it works fine. The car is safe and secure enough for me to allow my 17 year
old son to drive it to school every day. It just takes a large amount of
vigilance
No, thanks for the suggestion, but I believe I will not stay up late
thinking of ways to add ABS to my saloons!!

Cheers
Clark
'67 420
'67 S-Type
'88 XJ40

In reply to a message from junot sent Sun 7 Nov 2004:

One tip with ABS: Never ever force the caliper pistons back into
the calipers when changing pads without opening the bleed screw and
expelling the old comtaminated fluid out at the caliper. Reverse
flow of contaminated fluid back through the ABS modulator and up to
the reservoir is a recipe for trouble as the small orifaces and
filters to not take kindly to contamination. Also every car
should get a brake fluid flush once very two or three years. If
treated properly ABS is quite reliable.

The original message included these comments:

if the '88 XJ40 ABS sytem is similar to the '91. then all u have to do
is

pull the fuse to disable it …
the owners manual states that if the ABS system fails, then u still have
the

standard hydraulic braking system …

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Amen, Clark! Without sounding too aggressive, the XJ40 which I purchased new

  • a first for the 7-odd Jaguars I have owned - was by far the worst car I
    have ever owned, period. The only Jag I ever had to have towed: it broke
    down on the way home from the dealer on day one!
    I could go on an on, but suffice it to say that the car almost
    single-handedly put Jaguar under at the time as more and more horror stories
    came out, such as that the car was never tested to anywhere near the lengths
    that Jaguar claimed. A real shame…

Rick Cusack
'67 420G

John,
Cheers
Clark
'67 420
'67 S-Type
'88 XJ40

In reply to a message from junot sent Sun 7 Nov 2004:

One tip with ABS: Never ever force the caliper pistons back into the
calipers when changing pads without opening the bleed screw and
expelling the old comtaminated fluid out at the caliper. Reverse flow
of contaminated fluid back through the ABS modulator and up to the
reservoir is a recipe for trouble as the small orifaces and
filters to not take kindly to contamination. Also every car
should get a brake fluid flush once very two or three years. If
treated properly ABS is quite reliable.

The original message included these comments:

if the '88 XJ40 ABS sytem is similar to the '91. then all u have to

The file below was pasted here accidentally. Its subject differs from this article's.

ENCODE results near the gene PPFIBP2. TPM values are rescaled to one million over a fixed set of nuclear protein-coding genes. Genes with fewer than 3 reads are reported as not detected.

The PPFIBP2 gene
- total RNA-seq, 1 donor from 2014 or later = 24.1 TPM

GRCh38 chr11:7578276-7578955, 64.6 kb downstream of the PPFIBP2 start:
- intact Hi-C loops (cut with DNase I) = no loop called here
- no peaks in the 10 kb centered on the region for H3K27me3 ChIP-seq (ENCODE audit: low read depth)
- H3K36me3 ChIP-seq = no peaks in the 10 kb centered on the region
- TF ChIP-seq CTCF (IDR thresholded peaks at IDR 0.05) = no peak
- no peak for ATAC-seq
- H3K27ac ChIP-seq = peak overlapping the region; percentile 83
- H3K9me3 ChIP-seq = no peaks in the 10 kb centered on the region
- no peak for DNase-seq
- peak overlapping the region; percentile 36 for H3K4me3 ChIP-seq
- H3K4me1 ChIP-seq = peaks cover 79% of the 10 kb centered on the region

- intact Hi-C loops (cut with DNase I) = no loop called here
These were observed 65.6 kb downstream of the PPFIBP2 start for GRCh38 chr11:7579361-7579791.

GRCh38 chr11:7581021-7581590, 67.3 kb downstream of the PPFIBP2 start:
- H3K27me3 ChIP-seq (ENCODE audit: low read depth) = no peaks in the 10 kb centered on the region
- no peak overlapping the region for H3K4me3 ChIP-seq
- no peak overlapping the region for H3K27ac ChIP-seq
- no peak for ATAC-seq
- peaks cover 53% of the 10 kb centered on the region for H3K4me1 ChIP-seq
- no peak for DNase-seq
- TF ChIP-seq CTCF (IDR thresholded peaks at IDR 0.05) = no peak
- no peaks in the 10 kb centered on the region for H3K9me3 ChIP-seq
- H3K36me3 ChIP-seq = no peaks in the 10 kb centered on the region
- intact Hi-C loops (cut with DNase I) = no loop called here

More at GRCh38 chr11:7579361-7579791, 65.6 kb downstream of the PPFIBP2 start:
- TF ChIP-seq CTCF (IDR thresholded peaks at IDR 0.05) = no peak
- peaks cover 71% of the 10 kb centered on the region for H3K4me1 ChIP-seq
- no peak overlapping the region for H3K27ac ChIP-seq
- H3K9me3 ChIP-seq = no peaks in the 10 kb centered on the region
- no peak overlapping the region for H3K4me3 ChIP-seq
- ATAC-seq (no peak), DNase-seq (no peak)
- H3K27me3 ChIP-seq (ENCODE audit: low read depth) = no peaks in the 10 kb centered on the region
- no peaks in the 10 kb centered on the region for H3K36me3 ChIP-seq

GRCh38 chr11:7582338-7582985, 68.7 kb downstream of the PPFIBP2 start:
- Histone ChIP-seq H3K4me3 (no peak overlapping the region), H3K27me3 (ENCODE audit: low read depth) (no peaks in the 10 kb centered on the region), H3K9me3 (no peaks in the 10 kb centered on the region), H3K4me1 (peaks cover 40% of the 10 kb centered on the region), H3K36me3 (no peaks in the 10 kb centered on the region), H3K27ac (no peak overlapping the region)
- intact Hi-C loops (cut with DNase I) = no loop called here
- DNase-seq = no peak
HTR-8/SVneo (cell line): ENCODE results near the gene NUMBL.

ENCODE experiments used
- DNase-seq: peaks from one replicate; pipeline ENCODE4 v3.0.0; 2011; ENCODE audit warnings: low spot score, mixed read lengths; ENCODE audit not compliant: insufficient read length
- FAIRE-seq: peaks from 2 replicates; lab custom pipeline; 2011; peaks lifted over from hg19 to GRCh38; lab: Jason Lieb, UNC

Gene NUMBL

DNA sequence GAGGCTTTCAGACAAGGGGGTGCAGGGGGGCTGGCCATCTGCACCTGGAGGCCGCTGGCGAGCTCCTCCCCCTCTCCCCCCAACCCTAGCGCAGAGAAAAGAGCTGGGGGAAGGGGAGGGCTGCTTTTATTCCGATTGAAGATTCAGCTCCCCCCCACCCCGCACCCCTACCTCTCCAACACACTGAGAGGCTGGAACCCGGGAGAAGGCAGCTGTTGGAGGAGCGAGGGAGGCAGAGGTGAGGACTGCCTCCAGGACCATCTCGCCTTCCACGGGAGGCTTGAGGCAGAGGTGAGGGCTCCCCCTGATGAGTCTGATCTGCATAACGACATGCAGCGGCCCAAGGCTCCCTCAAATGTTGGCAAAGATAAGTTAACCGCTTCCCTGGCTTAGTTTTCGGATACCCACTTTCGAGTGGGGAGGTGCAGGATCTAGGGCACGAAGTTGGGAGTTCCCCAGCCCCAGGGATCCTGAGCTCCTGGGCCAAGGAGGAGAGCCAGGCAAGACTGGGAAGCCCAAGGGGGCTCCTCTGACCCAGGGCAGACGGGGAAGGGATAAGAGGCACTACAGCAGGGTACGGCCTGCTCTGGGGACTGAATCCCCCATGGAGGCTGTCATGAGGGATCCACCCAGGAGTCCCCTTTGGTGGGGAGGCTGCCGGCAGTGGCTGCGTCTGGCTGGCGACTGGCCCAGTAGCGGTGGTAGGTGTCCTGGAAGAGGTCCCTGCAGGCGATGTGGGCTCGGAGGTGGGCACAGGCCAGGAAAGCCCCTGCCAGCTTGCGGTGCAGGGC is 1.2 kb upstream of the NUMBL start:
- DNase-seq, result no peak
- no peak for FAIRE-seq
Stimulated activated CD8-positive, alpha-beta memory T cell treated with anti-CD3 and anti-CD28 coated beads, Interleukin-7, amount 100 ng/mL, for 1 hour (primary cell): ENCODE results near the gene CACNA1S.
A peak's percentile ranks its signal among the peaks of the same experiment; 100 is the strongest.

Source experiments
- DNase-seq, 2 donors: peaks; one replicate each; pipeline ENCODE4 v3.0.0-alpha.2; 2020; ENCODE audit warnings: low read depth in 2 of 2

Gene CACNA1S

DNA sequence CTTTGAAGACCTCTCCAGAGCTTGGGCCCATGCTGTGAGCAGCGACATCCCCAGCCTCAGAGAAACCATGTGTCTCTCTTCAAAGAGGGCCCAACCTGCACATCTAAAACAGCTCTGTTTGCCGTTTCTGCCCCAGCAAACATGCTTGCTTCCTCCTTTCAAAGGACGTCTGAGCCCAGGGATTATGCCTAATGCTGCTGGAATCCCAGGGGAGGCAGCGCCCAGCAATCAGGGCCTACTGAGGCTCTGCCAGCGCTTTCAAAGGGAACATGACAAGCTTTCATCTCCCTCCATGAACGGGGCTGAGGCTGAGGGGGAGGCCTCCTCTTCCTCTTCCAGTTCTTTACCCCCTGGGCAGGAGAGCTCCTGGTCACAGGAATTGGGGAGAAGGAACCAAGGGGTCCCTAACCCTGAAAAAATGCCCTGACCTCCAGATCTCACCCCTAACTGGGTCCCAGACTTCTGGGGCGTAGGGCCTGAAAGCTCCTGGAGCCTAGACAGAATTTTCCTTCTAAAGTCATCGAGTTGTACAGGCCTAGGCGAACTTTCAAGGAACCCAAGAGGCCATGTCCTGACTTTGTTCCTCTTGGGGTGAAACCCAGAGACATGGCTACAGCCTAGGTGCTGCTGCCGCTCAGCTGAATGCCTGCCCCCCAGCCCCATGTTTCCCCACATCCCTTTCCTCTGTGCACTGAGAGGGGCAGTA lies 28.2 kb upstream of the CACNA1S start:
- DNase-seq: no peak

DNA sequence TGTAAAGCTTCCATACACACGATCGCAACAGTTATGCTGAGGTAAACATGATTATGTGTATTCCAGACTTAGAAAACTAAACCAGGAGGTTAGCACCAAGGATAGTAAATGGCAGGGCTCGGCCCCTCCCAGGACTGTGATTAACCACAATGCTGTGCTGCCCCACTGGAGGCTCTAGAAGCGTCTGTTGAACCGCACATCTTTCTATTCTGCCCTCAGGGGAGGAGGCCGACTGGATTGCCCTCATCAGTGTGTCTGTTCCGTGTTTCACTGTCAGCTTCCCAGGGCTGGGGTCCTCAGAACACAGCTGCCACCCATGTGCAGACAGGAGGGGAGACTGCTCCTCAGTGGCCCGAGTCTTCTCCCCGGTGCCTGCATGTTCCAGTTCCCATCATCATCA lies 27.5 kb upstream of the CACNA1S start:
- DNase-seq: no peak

do
is

pull the fuse to disable it …
the owners manual states that if the ABS system fails, then u still
have
the

standard hydraulic braking system …

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[Commercial use of subscribers e-mail addresses prohibited.]-----Original Message-----
Subject: Re: [Saloon-lovers] Conversion from an XJ40 to a 420

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Yes — But it is a GREAT car for a high school Senior to drive to school.
21 MPG and built like a tank and it is definitely the poor man’s rich car.
One of the kids at his High School drives an older BMW with a license tag
that is “WANNAJAG”
Could it get much better for a 17 year old?? Actually it could but I won’t
let him drive the 420 S

When I first got the XJ40 nearly 4 years ago, I made it a quest to go
through the entire car and make sure it all worked properly. Except for the
occasional, controllable ABS warning, EVERYTHING on the car works as it
should. It is almost as much fun to drive as the 420 and nearly as quick.
Like the 420, I do all my own work on the XJ40 and now that it has a new
Crank Shaft Position sensor and a new water rail hose, I would trust it to
drive it any where. After all, it IS a Jaguar!!

Cheers
Clark
'67 420
'67 S-Type
'88 XJ40

Amen, Clark! Without sounding too aggressive, the XJ40 which I purchased
new

  • a first for the 7-odd Jaguars I have owned - was by far the worst car I
    have ever owned, period. The only Jag I ever had to have towed: it broke
    down on the way home from the dealer on day one!
    I could go on an on, but suffice it to say that the car almost
    single-handedly put Jaguar under at the time as more and more horror
    stories
    came out, such as that the car was never tested to anywhere near the
    lengths
    that Jaguar claimed. A real shame…